The 2022 Business of Seafood Report launched by BIM today starkly highlights KFO concerns access to approved Brexit funding IFPEA brexit support welcomed cameras ports landing obligation

Cameras in ports to enforce landing obligation, and a ban on bottom fishing should be extended until the end of 2027 votes the PECH Committee

  • Camera and sensor technologies in ports of member states where more than 3 000 tonnes of pelagic species are weighed per year
  • Aim is to ensure surveillance of ‘large’ landings
  • Transhipment operations at sea should be previously authorised and communicated within one hour
  • Contracted parties are banned from discarding or releasing catches of listed species

Ports in the North-East Atlantic Fisheries Commission area, where landings superior to 10 tonnes of certain pelagic stocks occur, will need to install surveillance systems for landings.

On Tuesday, members of the Committee on Fisheries approved, with 15 votes in favour to 2 against and 9 abstentions, a proposal to transpose into EU law new rules on management, conservation and control for the area under the North-East Atlantic Fisheries Commission (NEAFC). They also adopted, with the same result, the mandate to start interinstitutional negotiations.

According to the adopted text, the landing obligation of certain pelagic stocks in the ports of five of the six members from this regional fisheries organisation – Norway, the EU, the Faroe Islands and Greenland, Iceland and the United Kingdom – should be controlled by cameras and sensor technologies. This is applicable where landings exceed 10 tonnes of pelagic species and where more than 3 000 tonnes of these stocks are weighed per calendar year.

Small-scale fisheries are not affected by the new surveillance provisions. Facilities where landing and processing above 10 tonnes do not take place, but where more than 3 000 tonnes/year are weighed, are not required to implement the new measure.

Member states should put forward a list of their ports meeting these requirements, where the new rules will be applied from January 2023. Support under the European Maritime Fisheries and Aquaculture Fund (EMFAF) could be provided to set up the surveillance system.


Control of transhipments and prohibiting discards

The measures adopted in the NEAFC 41st annual meeting, in November 2022, and in force since last March, detail that transhipments at sea should be previously authorised by the flag receiving party, while both the donor and receiving vessels should also inform the secretariat of the regulatory area. Receiving vessels also need to communicate, within one hour after the transhipment of fish caught in the NEAFC area, the total catch on board, the total weight to be landed, the name of port and date and time of landing, at least 24 hours in advance of any landing, regardless the port is inside or outside the Convention Area.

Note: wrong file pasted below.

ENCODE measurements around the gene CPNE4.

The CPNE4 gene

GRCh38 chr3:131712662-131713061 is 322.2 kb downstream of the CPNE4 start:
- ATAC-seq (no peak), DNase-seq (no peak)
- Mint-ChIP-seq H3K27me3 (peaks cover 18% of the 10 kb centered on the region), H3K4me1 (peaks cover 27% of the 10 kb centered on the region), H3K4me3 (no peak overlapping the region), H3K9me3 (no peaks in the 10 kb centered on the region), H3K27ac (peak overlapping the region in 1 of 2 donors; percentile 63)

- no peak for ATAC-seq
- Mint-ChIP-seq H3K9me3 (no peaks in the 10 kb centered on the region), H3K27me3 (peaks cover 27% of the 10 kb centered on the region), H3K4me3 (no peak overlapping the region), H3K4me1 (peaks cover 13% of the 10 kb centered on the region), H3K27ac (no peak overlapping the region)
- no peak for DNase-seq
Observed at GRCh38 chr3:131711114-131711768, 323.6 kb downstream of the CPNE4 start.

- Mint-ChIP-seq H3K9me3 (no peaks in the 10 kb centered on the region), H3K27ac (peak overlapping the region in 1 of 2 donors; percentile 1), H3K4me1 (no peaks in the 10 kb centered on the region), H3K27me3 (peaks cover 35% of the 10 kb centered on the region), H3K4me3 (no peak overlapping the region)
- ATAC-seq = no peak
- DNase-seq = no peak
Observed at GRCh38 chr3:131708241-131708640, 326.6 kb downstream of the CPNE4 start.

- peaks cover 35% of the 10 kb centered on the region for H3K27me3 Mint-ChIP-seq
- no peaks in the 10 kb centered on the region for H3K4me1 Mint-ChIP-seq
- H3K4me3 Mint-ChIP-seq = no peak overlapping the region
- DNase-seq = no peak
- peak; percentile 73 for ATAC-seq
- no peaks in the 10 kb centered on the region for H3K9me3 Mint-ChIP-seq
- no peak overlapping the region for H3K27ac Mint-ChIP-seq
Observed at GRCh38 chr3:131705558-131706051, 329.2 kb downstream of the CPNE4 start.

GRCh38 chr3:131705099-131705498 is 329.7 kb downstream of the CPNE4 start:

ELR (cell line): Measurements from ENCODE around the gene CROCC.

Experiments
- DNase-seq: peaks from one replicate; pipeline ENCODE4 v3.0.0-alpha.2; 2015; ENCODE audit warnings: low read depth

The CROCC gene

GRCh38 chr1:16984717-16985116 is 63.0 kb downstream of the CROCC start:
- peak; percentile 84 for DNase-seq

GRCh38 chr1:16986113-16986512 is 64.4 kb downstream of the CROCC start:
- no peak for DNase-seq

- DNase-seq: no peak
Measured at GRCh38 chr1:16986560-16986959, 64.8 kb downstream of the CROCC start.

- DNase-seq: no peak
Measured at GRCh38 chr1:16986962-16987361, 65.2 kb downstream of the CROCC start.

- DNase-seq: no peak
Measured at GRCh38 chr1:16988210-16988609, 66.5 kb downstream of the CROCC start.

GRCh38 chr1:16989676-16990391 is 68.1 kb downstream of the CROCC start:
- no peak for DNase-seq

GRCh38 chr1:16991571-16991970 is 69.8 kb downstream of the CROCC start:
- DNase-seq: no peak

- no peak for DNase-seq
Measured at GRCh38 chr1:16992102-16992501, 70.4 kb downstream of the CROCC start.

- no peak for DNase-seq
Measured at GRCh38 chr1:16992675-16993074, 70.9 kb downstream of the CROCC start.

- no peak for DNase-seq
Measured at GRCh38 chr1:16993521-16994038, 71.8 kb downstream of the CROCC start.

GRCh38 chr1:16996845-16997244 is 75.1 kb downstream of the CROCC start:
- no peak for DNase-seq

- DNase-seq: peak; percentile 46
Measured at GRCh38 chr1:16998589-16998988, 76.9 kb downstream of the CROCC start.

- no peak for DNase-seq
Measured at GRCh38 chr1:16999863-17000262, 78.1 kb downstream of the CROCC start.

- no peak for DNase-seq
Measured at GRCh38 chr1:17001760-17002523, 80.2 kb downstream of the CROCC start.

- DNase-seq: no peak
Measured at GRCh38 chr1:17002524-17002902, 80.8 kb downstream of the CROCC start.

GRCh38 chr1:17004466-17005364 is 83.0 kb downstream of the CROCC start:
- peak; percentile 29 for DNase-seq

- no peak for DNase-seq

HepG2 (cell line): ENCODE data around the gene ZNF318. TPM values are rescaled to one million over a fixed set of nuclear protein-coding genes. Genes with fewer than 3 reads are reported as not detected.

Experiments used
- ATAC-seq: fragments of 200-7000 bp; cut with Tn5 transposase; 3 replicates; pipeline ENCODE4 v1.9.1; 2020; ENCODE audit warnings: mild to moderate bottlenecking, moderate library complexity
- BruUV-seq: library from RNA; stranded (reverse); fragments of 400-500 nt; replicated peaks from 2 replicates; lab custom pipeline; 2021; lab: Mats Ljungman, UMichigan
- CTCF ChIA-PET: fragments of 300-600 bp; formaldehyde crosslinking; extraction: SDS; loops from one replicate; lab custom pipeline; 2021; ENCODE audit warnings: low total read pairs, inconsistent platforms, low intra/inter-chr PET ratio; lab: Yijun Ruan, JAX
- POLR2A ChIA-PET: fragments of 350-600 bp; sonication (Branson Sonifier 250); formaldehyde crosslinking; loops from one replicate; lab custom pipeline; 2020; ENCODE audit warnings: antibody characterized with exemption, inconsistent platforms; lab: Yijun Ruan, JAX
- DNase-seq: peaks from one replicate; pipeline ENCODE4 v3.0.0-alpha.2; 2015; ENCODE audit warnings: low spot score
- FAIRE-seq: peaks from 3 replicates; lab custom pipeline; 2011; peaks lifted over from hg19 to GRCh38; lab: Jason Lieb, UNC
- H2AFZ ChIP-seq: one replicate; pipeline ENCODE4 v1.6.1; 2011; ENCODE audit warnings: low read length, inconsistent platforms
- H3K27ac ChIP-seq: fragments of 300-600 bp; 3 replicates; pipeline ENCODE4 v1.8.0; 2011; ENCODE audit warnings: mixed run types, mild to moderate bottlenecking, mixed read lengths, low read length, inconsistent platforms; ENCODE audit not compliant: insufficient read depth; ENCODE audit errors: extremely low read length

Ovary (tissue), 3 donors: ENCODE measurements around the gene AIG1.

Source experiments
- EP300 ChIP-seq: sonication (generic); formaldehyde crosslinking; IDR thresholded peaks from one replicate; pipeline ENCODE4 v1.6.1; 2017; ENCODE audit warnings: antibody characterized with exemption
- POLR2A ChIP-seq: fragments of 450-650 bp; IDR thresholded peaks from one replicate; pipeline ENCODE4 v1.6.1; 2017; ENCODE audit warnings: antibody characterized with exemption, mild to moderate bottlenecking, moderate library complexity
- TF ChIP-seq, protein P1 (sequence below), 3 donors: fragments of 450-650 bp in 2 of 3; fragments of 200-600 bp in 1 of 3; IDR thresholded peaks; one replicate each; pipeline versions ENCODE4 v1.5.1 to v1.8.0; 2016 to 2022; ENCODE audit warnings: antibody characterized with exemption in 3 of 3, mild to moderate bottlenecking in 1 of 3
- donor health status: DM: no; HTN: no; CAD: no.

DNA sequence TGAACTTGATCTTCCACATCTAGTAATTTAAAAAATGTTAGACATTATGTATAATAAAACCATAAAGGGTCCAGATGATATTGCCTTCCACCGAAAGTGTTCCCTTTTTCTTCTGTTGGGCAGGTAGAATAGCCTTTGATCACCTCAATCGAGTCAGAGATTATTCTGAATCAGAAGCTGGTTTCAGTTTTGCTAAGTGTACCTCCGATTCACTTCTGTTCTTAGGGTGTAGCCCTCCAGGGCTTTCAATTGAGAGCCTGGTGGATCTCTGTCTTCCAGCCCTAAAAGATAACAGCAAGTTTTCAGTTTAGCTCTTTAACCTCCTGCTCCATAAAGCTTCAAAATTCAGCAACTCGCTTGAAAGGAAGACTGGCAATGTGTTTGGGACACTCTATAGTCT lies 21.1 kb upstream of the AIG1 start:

Twenty-two species were added to the list of species for which discarding catches is banned, among those cod, haddock, common sole, pollack, and Norway lobster. This update replaces a list from 2010.


Bottom fishing

With the purpose of protecting marine vulnerable ecosystems, and based on scientific advice, the ban on bottom fishing should be extended until the end of 2027, as defined in Article 5, coordinates in Annex II, MEPs agreed.



On 30 June 2023, the European Commission published its proposal to transpose the most recent NEAFC recommendations that are not already covered by European Union law. This proposal would also bring together in one single regulation all NEAFC measures that are currently covered by different regulations.

In 2022, the European Union had 301 fishing vessels authorised to operate in the NEAFC Regulatory Area (i.e. beyond national waters of its members), covering from the southern tip of Greenland to Novya Semlya and from the North Pole to the southern part of the Spanish mainland.

This fisheries management organisation does not cover tuna and tuna-like species, which are the responsibility of the International Commission for the Conservation of Atlantic Tunas (ICCAT).

Conservation and management measures adopted at its annual meetings are binding to its contracting parties: Denmark (for the Faroe Islands and Greenland), Iceland, Norway, the Russian Federation, the United Kingdom and the European Union.

The boats fishing in NEAFC area have mainly Irish or Spanish flags but the actual EU fishing activity in this area is rather limited, says the rapporteur. Lithuania, Latvia and Estonia have currently the most significant fishing activity in international waters of the Barents Sea. Vessels from Portugal, Spain, France and the Netherlands operate in other areas to a lesser extent. The vast majority of fishing activity is thus concentrated in Union waters, under national jurisdiction.


Source: Press Release

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